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They were surrounded. Iain growled, but Ailbhe grabbed him before he could jump off the horse.
“We will compensate you for the use of your horse,” Arth said, pulling his horse back from the villagers that were closing in.
“Compensate?” the man said. “You’re a ranger with no income. What are you going to do, give me road kill and weeds?”
“Maybe he could round up you’re animals when they get out,” Ailbhe suggested.
The villagers looked at one another. “You know, that might actually be useful,” said the horse’s owner.
“What? No, you can’t just volunteer me to be a shepherd,” Arth said.
With a raised eyebrow Iain asked, “And why not?”
“How else are you going to pay me?” the man said.
Arth glared at them all. “It’s demeaning and beneath my social class.”
“Dude, you stole a frigging horse,” Ailbhe said.
“Are you saying earning an honest living is demeaning?” the man asked. Several of his fellow mob members nodded and muttered among themselves, moving their makeshift weapons in a threatening manner.
“I’m sure that’s not what he’s saying,” Ailbhe said.
“That’s exactly what he’s saying,” Iain said.
As a whole, the mob took a step towards Arth. Before they could presumably capture and torture him for being an elitist son of a bitch (and a horse thief), there was a great roar at the edge of the forest and Ciardhe charge the group. The villagers scattered, but not fast enough. The berserker charged through their midst, killing anything that moved. Clinging to her shoulder was hellspawn. The little thing waved as it rode past.
There was a moment’s silence after they passed and the two still horse mounted people looked in disgusted awe at the trail of destruction left in the ex-healer’s wake.
“Good God,” Iain said in a horrified tone. “Is that what you’ve been seeing?”
“The hellspawn? Yeah. I tried to tell you guys, but you wouldn’t listen.” She shrugged. “Come on, we’d better go catch up with them.”
“What about the ranger guy?” Iain said.
Ailbhe glanced at where the man lay in a crumpled heap. “I think he’s dead.”
Arth groaned and rolled onto his back.
“Damn it,” Ailbhe said.
“Better heal him,” Iain muttered. “If you lose your healer powers we might never get all this straightened out.”
Though she grumbled about it, the former paladin cast a few healing spells on the injured ranger. “There, he won’t die. Now let’s go.”
Iain shrugged and the two of them headed out to catch up with Ciardhe.
As it turned out, this was easier said than done, for no sooner had they started on her trail than it vanished. Yet at every village they stopped in, it seemed they were one step behind the rampaging berserker.
“Come on,” Ailbhe growled as she looked at yet another destroyed hamlet. It was difficult to see if there were any survivors in the fading light. Ailbhe was thankful; it meant she wouldn’t have to cast any more blasted healing spells. “We’re not going to catch them tonight and that inn over there looks like it somehow survived with minimum damage. Let’s go check in and hope they give us a damaged goods discount.”
Unfortunately, only the front of the inn survived. The back wall of the tavern section was completely gone, as were all the booze that should have lined those shelves. Ailbhe just shrugged as the innkeeper tried to apologize. “As long as the kitchen is fine we don’t care.” She grinned. “Neither of us drink.”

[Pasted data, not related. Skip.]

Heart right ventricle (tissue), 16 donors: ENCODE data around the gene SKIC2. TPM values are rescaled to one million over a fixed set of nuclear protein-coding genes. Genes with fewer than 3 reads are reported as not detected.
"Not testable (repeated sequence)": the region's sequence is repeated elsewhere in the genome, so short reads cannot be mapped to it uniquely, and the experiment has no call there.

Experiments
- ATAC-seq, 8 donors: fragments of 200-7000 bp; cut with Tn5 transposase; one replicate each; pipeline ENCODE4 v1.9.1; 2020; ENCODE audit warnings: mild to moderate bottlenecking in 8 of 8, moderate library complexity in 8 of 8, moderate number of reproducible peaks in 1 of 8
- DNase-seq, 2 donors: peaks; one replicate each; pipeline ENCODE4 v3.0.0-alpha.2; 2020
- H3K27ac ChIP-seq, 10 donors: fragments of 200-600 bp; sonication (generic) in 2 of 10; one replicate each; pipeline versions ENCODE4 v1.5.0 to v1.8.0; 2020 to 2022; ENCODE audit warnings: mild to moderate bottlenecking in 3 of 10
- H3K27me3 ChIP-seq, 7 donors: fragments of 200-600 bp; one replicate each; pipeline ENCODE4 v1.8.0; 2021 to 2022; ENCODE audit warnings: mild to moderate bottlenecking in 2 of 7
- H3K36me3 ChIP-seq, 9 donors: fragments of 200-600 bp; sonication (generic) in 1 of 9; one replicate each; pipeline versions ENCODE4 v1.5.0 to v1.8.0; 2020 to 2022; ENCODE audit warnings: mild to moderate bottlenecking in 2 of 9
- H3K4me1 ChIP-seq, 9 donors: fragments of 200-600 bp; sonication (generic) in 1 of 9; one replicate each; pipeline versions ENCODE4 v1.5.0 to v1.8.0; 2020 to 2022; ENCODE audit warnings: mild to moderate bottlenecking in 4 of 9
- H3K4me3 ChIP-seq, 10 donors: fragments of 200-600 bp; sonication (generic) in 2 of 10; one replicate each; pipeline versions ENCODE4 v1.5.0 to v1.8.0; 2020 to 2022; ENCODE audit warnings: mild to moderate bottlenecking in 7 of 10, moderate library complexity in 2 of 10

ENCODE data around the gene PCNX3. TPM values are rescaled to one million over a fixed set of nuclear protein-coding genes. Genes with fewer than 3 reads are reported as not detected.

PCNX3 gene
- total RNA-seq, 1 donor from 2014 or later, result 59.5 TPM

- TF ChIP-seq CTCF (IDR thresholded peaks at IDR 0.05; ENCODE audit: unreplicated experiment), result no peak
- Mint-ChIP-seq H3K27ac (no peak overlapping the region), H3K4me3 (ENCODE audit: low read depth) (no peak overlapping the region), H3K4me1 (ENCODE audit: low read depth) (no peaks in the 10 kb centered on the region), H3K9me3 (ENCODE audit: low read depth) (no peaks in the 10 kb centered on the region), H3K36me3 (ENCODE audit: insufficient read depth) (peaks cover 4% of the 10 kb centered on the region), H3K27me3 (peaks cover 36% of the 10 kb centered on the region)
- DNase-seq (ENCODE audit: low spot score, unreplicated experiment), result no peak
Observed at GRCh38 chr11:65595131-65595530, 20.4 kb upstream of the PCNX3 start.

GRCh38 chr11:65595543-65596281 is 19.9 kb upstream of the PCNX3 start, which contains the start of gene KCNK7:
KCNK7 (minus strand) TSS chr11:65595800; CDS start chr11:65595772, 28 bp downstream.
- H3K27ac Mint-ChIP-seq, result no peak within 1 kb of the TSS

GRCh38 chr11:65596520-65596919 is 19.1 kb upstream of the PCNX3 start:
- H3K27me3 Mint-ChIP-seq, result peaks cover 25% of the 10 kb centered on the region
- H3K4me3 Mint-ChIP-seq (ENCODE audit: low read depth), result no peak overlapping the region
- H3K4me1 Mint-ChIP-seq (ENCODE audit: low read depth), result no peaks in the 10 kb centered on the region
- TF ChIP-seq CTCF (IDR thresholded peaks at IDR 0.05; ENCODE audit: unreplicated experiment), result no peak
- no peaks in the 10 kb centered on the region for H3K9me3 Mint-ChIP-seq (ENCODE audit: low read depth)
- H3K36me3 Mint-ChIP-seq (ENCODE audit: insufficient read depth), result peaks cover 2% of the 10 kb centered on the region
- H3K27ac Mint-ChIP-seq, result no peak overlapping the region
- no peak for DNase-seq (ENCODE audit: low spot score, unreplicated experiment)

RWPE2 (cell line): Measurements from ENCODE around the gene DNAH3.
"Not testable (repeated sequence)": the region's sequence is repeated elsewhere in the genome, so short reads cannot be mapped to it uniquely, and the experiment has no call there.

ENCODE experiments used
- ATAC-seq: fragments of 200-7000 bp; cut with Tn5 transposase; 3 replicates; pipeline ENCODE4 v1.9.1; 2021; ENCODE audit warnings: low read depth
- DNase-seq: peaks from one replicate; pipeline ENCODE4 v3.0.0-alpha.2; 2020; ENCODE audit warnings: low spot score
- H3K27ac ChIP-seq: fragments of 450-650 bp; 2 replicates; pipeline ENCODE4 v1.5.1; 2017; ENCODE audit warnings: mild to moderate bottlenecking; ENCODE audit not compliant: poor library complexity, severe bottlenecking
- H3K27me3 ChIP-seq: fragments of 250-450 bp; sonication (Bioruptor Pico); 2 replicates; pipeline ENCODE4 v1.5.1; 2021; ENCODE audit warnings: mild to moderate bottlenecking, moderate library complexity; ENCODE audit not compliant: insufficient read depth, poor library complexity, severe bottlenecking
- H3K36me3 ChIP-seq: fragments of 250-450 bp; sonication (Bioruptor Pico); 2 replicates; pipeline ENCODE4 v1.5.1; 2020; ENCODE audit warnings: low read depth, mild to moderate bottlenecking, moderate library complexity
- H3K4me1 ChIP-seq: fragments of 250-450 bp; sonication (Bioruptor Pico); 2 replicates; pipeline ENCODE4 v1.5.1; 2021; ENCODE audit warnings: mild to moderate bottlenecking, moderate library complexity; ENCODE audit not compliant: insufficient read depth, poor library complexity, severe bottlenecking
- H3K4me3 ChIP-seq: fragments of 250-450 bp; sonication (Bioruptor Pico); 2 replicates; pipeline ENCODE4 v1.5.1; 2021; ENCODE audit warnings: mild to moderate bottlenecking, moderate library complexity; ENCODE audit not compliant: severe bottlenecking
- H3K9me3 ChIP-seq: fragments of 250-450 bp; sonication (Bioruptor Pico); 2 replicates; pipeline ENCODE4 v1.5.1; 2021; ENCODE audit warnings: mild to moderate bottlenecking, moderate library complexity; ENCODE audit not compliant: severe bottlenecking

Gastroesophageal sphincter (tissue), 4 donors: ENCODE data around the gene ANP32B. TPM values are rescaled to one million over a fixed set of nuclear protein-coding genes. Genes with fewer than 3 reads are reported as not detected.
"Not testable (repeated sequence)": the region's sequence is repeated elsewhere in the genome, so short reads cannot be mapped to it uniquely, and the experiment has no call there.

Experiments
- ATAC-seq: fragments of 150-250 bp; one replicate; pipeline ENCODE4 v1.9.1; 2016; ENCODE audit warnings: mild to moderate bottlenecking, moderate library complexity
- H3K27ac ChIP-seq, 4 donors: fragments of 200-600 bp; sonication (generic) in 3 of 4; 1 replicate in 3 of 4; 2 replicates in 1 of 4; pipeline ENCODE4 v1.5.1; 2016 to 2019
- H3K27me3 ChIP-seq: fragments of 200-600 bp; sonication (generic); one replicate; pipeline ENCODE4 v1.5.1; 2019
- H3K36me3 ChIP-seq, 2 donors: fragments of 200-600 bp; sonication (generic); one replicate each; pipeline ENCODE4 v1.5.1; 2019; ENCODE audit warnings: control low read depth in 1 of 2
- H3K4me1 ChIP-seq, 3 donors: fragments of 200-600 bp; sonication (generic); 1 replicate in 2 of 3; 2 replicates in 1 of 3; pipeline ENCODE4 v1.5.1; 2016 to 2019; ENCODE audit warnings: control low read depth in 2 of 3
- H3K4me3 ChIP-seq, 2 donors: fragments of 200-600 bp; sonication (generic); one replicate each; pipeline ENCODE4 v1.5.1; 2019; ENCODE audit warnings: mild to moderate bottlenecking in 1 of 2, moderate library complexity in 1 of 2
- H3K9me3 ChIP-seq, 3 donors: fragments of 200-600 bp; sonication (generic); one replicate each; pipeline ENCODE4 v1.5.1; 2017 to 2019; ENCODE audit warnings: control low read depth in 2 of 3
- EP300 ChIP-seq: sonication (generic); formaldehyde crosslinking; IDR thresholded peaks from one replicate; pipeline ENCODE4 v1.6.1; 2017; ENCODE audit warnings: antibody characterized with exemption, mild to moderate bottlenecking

The innkeeper blinked. “Really? Odd as it might sound, my only other patrons tonight is also a teetotaler,” he said, motioning towards a very familiar looking bard. “He also has the only room I can still re-hey! Where are you going?”
Ailbhe sat down at the bard’s table, knocking on it twice to get his attention. “Seamus, what are you doing here?” she asked.
The bard shrugged. “I found all of these destroyed villages while I was out looking for you guys and kind of followed the trail. I figured you had to be involved somehow.” He paused, his brow wrinkled in confusion. “Did you guys get haircuts or something? Because I swear there’s something different about you.”
Ailbhe facepalmed and Iain hit his head against the table a few times.
“What?” he asked, thoroughly puzzled.
The now healer told him about the misadventures. Iain added colorful descriptions and near swear words. When she was done, Seamus told them about waking up without them, panicking that they’d left him, and the realizing all their stuff was still there. That was about when the place’s security had started knocking on the door and demanding payment. And he’d had no idea where the money was hidden.
“So what’d you do?” Ailbhe asked.
Seamus shrugged, looking pained. “Only thing I could do,” he said. “Barred the door, packed everything up and got the heck out of there.”
Iain laughed. “We’re rubbing off on you.”
“Yeah, I would never have climbed down a drainpipe before I met you guys,” he said.
Iain facepalmed. “That wasn’t what I, you know what? Never mind. You got everything?”
The bard nodded. His fro bobbed as he did.
“Good,” Iain said. “We’re going to need some stuff to beat Ciardhe.”
The group discussed strategy over a dirt cheap dinner. Just as the innkeeper broke out Pop-Tarts for desert, the ground began to shake. Standing, they readied themselves to make a mad dash out of the structurally unsound building, only to discover the wall that had been letting in a nice evening breeze only moments before was standing exactly as it should.
“Oh good,” the innkeeper said, setting the box of blueberry Pop-Tarts down on the table. “I told a wizard he could have the best room in the place for free if he would fix the wall. Now if I could just get him to conjure some booze.” He wandered off muttering about making more deals.
Before the group could enjoy their tasty treat, the doors flew open and in stalked Ciardhe herself.
“There they are!” hellspawn cried, pointing at their little table.
“Aw, shit,” Ailbhe muttered, still fiddling with the wrapper on her Pop-Tarts.